F.9 DC – Dublin Core
The Dublin Core schema is a small set of vocabulary terms that can be used to describe digital resources (video, images, web pages, etc.), as well as physical resources such as books or CDs, and objects like artworks.
See also: http://dublincore.org/
Figure 1 – the DCMI resource model
Figure 2 – the DCMI description set model
F.9.3. Key Characteristics
Dublin Core is a generic TLO with a focus on digital resources.
F.9.4 Relevant extracts
From https://www.dublincore.org/specifications/ dublin-core/abstract-model/
Extract 1 – The DCMI Vocabulary Model
2.3 The DCMI Vocabulary Model
The abstract model of the vocabularies used in DC metadata descriptions is as follows:
- A vocabulary is a set of one or more terms. Each term is a member of one or more vocabularies.
- A term is a property (element), class, vocabulary encoding scheme, or syntax encoding scheme.
- Each property may be related to one or more classes by a has domain relationship. Where it is stated that a property has such a relationship with a class and the property is part of a property/value pair, it follows that the described resource is an instance of that class.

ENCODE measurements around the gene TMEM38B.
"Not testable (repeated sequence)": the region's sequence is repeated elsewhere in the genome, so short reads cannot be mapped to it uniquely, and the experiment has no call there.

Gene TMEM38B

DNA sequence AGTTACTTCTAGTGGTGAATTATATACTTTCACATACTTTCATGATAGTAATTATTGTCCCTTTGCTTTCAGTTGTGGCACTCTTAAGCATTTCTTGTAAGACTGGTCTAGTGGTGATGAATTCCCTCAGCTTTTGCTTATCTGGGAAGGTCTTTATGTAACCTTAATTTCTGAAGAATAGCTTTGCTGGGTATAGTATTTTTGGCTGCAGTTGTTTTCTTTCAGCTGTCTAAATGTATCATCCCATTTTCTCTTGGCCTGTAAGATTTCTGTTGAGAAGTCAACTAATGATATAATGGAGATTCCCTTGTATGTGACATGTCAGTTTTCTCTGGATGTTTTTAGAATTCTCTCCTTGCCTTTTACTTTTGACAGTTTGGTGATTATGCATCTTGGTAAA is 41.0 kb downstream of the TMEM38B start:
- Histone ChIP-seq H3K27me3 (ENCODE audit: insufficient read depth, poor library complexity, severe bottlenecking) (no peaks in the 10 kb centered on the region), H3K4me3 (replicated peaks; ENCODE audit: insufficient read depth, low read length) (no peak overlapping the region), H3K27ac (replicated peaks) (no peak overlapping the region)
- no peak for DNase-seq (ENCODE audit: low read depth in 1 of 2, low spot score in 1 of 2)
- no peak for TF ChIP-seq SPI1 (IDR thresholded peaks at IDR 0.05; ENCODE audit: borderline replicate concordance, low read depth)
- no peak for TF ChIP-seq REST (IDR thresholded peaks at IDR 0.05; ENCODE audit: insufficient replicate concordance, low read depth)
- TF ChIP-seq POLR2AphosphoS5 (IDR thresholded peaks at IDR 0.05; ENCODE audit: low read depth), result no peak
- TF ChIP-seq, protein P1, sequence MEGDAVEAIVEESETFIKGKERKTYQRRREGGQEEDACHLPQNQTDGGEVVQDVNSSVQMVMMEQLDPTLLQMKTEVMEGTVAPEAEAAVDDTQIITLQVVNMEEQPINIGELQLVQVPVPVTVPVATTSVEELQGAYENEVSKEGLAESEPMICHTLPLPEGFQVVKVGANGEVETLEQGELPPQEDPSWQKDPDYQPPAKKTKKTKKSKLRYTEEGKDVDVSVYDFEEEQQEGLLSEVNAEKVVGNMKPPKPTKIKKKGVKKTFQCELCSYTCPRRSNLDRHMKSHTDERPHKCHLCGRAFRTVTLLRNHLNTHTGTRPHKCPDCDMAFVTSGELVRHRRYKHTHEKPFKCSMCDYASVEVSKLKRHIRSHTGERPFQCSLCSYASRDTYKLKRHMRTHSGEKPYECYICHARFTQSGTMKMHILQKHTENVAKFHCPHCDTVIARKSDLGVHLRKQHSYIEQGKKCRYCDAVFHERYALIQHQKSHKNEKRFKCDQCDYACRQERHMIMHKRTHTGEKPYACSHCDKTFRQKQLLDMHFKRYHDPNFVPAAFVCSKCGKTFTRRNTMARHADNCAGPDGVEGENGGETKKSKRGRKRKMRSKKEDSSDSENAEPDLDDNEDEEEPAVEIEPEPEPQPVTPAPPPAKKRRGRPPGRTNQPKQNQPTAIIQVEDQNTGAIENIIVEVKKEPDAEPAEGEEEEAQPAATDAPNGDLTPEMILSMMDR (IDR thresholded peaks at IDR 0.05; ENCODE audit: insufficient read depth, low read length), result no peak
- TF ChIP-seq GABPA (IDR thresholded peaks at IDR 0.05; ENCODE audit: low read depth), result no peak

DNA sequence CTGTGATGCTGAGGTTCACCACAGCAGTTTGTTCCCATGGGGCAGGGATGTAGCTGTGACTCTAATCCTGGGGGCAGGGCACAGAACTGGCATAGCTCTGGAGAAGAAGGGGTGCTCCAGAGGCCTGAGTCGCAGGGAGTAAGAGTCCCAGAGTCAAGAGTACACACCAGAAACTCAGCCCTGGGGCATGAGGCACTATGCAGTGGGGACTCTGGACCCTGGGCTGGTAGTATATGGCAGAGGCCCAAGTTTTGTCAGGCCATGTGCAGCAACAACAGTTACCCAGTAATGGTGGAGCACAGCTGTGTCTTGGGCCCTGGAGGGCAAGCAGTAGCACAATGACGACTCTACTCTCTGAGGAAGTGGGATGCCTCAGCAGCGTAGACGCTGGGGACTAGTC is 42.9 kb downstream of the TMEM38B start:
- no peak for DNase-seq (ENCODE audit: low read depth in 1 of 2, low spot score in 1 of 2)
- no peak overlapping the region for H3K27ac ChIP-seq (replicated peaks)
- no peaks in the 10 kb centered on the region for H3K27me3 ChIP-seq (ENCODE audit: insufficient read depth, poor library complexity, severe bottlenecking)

- Each property may be related to one or more classes by a has range relationship. Where it is stated that a property has such a relationship with a class and the property is part of a property/value pair, it follows that the value is an instance of that class.
- Each resource may be an instance of one or more classes.
- Each resource may be a member of one or more vocabulary encoding schemes.
Each class may be related to one or more other classes by a sub-class of relationship (where the two classes are defined such that all resources that are instances of the sub-class are also instances of the related class).
Each property may be related to one or more other properties by a sub-property of relationship. Where it is stated that such a relationship exists, the two properties are defined such that whenever the sub-property is part of a property/value pair describing a resource, it follows that the resource is also described using a second property/value pair made up of the property and the value.
Each syntax encoding scheme is a class (of literals).
Note that the word “vocabulary” is used here to refer specifically to a set of terms, a set in which the members are properties (elements), classes, vocabulary encoding schemes, and/or syntax encoding schemes.
Figure 3 – the DCMI vocabulary model
Continue to Appendix G: Prior ontological commitment literature